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The chief justice of the Philippines ( fil|Punong Mahistrado ng Pilipinas) presides over the Supreme Court of the Philippines and is the highest judicial officer of the government of the Philippines. As of April 5, 2021, the position is currently held by Alexander Gesmundo, who was appointed by President Rodrigo Duterte following the early retirement of his predecessor Diosdado Peralta in March 2021. The chief justice, who was first named on June 11, 1901 in the person of Cayetano Arellano, is the oldest existing major governmental office continually held by a Filipino, preceding the presidency and vice presidency (1935), senators (1916, or as the Taft Commission, on September 1, 1901) and the members of the House of Representatives (1907 as the Philippine Assembly).

Duties and powers

The power to appoint the chief justice lies with the president, who makes the selection from a list of three nominees prepared by the Judicial and Bar Council. There is no material difference in the process of selecting a chief justice from that in the selection of associate justices. As with the other justices of the Supreme Court, the chief justice is obliged to retire upon reaching the age of 70; otherwise there is no term limit for the chief justice. In the 1935 constitution, any person appointed by the president has to be confirmed by the Commission on Appointments; in the 1973 constitution, the person whom the president has appointed won't have to go confirmation under the Commission on Appointments. The Constitution does not ascribe any formal role to the chief justice other than as an ex-officio chairman of the Judicial and Bar Council and as the presiding officer in any impeachment trial of the president. The chief justice is also required to personally certify every decision that is rendered by the court. He or she carries only 1 vote out of 15 in the court, and is generally regarded, vis-a-vis the other justices, as the ''primus inter pares'' rather than as the administrative superior of the other members of the court. Still, the influence a chief justice may bear within the court and judiciary, and on the national government cannot be underestimated. In the public eye, any particular Supreme Court is widely identified with the identity of the incumbent chief justice, hence appellations such as "The Fernando Court" or "The Puno Court". Moreover, the chief justice usually retains high public visibility, unlike the associate justices, who tend to labor in relative anonymity, with exceptions such as Associate Justice J. B. L. Reyes in the 1950s to 1970s. By tradition, it is also the chief justice who swears into office the president of the Philippines. One notable deviation from that tradition came in 1986, and later again in 2010. Due to the exceptional political circumstances culminating in the People Power Revolution, on February 25, 1986, Corazon Aquino took her oath of office as president before then Associate Justice Claudio Teehankee in San Juan just minutes before Ferdinand Marcos took his own oath of office also as president before Chief Justice Ramon Aquino. Marcos fled into exile later that night. More than two decades afterwards, Benigno Simeon Aquino III followed in his mother's footsteps (with almost similar reasons) by having then–Associate Justice Conchita Carpio-Morales to administer his oath of office, rather than then–Chief Justice Renato Corona (who was eventually impeached halfway through Aquino's term). Six years later, in 2016, Rodrigo Duterte took his oath of office before Associate Justice Bienvenido Reyes, his classmate at San Beda College of Law, instead of Chief Justice Maria Lourdes Sereno (who would eventually be removed thru ''quo warranto'' after it was determined that she had been unlawfully holding office ''ab initio''). The chief justice also names the three justices each from the Supreme Court in the memberships of the House of Representatives Electoral Tribunal and the Senate Electoral Tribunal. The chief justice is the chief executive officer of the Philippine judiciary system and together with the whole Supreme Court, exercises administrative supervision over all courts and personnel.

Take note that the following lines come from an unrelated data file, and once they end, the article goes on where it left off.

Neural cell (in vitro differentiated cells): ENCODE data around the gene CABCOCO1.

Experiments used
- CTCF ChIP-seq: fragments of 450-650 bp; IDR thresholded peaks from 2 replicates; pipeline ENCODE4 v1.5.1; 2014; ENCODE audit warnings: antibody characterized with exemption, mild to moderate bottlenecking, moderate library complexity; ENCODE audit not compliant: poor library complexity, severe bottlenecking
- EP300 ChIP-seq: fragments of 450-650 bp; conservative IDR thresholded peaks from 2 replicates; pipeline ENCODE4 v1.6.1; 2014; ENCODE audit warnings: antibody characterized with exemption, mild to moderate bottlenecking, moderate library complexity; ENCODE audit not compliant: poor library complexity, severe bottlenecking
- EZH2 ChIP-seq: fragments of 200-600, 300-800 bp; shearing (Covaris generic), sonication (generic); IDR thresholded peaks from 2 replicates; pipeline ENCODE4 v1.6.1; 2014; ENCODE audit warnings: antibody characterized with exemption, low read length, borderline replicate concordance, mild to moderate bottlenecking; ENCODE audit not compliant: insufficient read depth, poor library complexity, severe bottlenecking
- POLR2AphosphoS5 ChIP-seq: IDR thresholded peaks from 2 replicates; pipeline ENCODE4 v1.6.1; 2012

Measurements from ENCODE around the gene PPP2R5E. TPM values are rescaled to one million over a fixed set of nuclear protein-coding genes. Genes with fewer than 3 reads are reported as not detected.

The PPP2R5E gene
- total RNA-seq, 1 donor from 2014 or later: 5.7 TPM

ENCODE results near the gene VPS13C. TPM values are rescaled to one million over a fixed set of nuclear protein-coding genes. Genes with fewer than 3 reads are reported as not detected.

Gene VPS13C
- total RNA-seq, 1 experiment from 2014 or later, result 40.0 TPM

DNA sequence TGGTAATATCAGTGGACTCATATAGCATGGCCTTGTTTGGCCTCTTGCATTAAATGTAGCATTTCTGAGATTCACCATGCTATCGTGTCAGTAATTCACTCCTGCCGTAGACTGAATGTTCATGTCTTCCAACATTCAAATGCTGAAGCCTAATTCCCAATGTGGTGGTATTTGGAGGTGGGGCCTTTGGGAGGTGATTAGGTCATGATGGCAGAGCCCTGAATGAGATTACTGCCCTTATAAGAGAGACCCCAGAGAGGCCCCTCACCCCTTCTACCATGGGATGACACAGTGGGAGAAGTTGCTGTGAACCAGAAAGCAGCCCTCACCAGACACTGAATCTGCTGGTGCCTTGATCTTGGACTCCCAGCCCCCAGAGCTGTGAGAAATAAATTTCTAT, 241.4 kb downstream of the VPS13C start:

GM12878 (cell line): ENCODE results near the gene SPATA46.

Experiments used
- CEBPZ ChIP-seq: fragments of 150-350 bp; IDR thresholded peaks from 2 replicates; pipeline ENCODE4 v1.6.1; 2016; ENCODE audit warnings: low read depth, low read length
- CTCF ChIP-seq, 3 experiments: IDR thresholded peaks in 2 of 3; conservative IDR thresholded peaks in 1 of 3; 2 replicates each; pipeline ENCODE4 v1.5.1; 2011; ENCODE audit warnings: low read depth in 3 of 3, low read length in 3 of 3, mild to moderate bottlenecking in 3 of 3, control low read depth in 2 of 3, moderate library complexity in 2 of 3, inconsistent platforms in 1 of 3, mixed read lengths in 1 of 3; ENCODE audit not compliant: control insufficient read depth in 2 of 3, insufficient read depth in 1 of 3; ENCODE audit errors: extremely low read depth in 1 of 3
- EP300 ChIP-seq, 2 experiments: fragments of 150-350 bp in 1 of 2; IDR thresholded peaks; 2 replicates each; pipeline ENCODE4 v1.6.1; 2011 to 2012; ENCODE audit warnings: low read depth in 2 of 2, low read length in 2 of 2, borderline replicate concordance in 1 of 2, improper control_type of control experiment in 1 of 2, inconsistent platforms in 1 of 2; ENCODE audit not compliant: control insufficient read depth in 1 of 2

List

: José Abad Santos was unable to preside over the Supreme Court due to the outbreak of World War II. : Renato Corona was impeached on December 12, 2011, and convicted on May 29, 2012, removing him from office. : Senior Associate Justice Antonio Carpio served as acting Chief Justice after the Impeachment of Renato Corona from May 30, 2012 to August 25, 2012 and after the removal of Maria Lourdes Sereno via quo warranto proceedings from May 14, 2018 to August 25, 2018. : Maria Lourdes Sereno was removed on May 11, 2018 via ''quo warranto'' by a special ''en banc'' session; the petition alleged Sereno's appointment was void ''ab initio'' due to her failure in complying with the requirements of the Judicial and Bar Council. Hence her entire term as Chief Justice is considered a ''de facto'' tenure; legally void since the ouster of her predecessor. Sereno filed an ''ad cautelam'' motion for reconsideration pleading for the reversal of the decision on May 31, 2018, but on June 19, 2018 was denied with finality (meaning no further pleading shall be entertained, as well as for the immediate entry for judgment) for lack of merit. Updated daily according to UTC.

Demographics



Longevity



Oldest Living Chief Justice



By age group




By Gender




By appointing president